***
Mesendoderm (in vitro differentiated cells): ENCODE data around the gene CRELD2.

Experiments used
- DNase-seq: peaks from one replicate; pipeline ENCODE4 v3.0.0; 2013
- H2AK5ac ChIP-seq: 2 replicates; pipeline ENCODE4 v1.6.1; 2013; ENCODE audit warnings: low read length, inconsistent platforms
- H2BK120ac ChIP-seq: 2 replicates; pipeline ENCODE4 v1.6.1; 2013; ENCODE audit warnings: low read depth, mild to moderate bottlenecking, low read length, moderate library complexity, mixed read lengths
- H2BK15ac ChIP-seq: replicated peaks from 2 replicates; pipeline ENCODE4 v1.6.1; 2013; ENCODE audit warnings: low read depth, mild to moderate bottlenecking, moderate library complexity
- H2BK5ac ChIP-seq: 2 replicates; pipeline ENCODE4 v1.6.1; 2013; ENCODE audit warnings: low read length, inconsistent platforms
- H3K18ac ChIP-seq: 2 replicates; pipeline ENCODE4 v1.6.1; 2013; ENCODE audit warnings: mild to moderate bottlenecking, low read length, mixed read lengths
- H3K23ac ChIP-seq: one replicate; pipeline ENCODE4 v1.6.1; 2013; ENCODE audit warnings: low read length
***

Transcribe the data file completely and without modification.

Mesendoderm (in vitro differentiated cells): ENCODE data around the gene CRELD2.

Experiments used
- DNase-seq: peaks from one replicate; pipeline ENCODE4 v3.0.0; 2013
- H2AK5ac ChIP-seq: 2 replicates; pipeline ENCODE4 v1.6.1; 2013; ENCODE audit warnings: low read length, inconsistent platforms
- H2BK120ac ChIP-seq: 2 replicates; pipeline ENCODE4 v1.6.1; 2013; ENCODE audit warnings: low read depth, mild to moderate bottlenecking, low read length, moderate library complexity, mixed read lengths
- H2BK15ac ChIP-seq: replicated peaks from 2 replicates; pipeline ENCODE4 v1.6.1; 2013; ENCODE audit warnings: low read depth, mild to moderate bottlenecking, moderate library complexity
- H2BK5ac ChIP-seq: 2 replicates; pipeline ENCODE4 v1.6.1; 2013; ENCODE audit warnings: low read length, inconsistent platforms
- H3K18ac ChIP-seq: 2 replicates; pipeline ENCODE4 v1.6.1; 2013; ENCODE audit warnings: mild to moderate bottlenecking, low read length, mixed read lengths
- H3K23ac ChIP-seq: one replicate; pipeline ENCODE4 v1.6.1; 2013; ENCODE audit warnings: low read length